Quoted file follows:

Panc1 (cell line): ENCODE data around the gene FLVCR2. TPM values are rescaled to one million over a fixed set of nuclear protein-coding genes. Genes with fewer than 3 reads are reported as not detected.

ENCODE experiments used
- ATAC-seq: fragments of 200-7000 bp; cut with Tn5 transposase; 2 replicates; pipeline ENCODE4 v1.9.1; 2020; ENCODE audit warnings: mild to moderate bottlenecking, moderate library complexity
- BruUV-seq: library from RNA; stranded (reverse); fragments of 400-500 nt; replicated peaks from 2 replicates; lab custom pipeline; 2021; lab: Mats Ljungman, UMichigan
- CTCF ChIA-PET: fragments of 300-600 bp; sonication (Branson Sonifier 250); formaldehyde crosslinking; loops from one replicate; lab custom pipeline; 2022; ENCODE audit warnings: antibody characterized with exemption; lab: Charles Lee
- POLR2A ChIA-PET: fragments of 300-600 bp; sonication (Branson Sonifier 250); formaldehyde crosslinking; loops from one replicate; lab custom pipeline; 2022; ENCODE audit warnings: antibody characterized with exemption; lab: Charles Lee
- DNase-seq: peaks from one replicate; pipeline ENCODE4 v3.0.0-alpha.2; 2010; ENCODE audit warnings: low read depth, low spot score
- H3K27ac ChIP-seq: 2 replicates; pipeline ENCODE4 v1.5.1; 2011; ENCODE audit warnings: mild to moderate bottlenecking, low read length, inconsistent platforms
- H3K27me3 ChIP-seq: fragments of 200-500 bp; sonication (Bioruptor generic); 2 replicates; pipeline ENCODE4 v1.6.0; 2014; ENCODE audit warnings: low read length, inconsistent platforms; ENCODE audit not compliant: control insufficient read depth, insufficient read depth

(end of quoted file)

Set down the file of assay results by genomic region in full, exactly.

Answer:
Panc1 (cell line): ENCODE data around the gene FLVCR2. TPM values are rescaled to one million over a fixed set of nuclear protein-coding genes. Genes with fewer than 3 reads are reported as not detected.

ENCODE experiments used
- ATAC-seq: fragments of 200-7000 bp; cut with Tn5 transposase; 2 replicates; pipeline ENCODE4 v1.9.1; 2020; ENCODE audit warnings: mild to moderate bottlenecking, moderate library complexity
- BruUV-seq: library from RNA; stranded (reverse); fragments of 400-500 nt; replicated peaks from 2 replicates; lab custom pipeline; 2021; lab: Mats Ljungman, UMichigan
- CTCF ChIA-PET: fragments of 300-600 bp; sonication (Branson Sonifier 250); formaldehyde crosslinking; loops from one replicate; lab custom pipeline; 2022; ENCODE audit warnings: antibody characterized with exemption; lab: Charles Lee
- POLR2A ChIA-PET: fragments of 300-600 bp; sonication (Branson Sonifier 250); formaldehyde crosslinking; loops from one replicate; lab custom pipeline; 2022; ENCODE audit warnings: antibody characterized with exemption; lab: Charles Lee
- DNase-seq: peaks from one replicate; pipeline ENCODE4 v3.0.0-alpha.2; 2010; ENCODE audit warnings: low read depth, low spot score
- H3K27ac ChIP-seq: 2 replicates; pipeline ENCODE4 v1.5.1; 2011; ENCODE audit warnings: mild to moderate bottlenecking, low read length, inconsistent platforms
- H3K27me3 ChIP-seq: fragments of 200-500 bp; sonication (Bioruptor generic); 2 replicates; pipeline ENCODE4 v1.6.0; 2014; ENCODE audit warnings: low read length, inconsistent platforms; ENCODE audit not compliant: control insufficient read depth, insufficient read depth